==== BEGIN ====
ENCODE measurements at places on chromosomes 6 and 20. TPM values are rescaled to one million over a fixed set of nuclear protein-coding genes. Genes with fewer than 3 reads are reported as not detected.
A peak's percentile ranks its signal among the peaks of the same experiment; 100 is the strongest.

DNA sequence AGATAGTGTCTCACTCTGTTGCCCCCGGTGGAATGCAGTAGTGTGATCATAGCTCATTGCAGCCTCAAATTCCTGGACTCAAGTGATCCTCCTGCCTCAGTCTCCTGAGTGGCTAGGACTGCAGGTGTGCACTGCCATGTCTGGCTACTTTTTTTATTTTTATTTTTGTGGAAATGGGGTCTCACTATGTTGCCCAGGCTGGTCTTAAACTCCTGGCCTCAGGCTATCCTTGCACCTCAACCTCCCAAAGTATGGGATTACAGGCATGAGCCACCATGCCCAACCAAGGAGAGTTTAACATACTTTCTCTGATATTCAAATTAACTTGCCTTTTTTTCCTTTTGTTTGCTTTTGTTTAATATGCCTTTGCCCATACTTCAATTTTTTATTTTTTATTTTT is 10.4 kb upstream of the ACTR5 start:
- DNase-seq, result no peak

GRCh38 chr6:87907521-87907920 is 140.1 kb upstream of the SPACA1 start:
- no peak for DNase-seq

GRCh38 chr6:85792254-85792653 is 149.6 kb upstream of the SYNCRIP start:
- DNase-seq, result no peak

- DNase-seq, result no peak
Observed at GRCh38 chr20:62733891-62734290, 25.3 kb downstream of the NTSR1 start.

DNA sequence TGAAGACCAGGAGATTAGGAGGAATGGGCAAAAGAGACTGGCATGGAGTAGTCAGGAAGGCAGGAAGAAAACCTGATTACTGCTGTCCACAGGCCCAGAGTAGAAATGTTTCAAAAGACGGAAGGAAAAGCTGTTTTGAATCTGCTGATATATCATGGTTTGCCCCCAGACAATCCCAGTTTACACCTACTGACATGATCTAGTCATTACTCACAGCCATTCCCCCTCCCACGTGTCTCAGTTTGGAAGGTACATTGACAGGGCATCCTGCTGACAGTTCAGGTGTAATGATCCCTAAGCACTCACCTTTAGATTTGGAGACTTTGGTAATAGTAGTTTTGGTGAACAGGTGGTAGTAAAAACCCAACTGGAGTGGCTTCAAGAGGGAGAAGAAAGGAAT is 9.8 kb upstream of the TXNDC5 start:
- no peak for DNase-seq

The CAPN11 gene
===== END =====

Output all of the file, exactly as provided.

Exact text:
ENCODE measurements at places on chromosomes 6 and 20. TPM values are rescaled to one million over a fixed set of nuclear protein-coding genes. Genes with fewer than 3 reads are reported as not detected.
A peak's percentile ranks its signal among the peaks of the same experiment; 100 is the strongest.

DNA sequence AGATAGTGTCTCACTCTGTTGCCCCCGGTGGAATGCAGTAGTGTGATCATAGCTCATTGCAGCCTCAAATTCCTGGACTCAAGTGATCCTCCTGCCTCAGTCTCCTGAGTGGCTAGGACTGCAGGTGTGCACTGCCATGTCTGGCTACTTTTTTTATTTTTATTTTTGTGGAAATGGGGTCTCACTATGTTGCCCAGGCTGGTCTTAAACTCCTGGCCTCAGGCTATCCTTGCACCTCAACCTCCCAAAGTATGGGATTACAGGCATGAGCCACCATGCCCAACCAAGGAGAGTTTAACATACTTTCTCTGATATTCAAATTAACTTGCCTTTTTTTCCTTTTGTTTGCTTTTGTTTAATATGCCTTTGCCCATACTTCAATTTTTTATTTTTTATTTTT is 10.4 kb upstream of the ACTR5 start:
- DNase-seq, result no peak

GRCh38 chr6:87907521-87907920 is 140.1 kb upstream of the SPACA1 start:
- no peak for DNase-seq

GRCh38 chr6:85792254-85792653 is 149.6 kb upstream of the SYNCRIP start:
- DNase-seq, result no peak

- DNase-seq, result no peak
Observed at GRCh38 chr20:62733891-62734290, 25.3 kb downstream of the NTSR1 start.

DNA sequence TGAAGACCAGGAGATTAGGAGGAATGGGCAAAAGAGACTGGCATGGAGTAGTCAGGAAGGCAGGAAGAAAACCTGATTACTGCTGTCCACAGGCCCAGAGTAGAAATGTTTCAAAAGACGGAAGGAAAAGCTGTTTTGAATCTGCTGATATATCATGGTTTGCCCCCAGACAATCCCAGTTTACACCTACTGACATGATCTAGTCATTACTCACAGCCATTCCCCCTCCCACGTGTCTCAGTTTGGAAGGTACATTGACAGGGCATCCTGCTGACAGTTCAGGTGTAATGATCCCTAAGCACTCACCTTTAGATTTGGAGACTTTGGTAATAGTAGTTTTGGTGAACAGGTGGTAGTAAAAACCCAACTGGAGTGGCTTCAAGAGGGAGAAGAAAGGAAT is 9.8 kb upstream of the TXNDC5 start:
- no peak for DNase-seq

The CAPN11 gene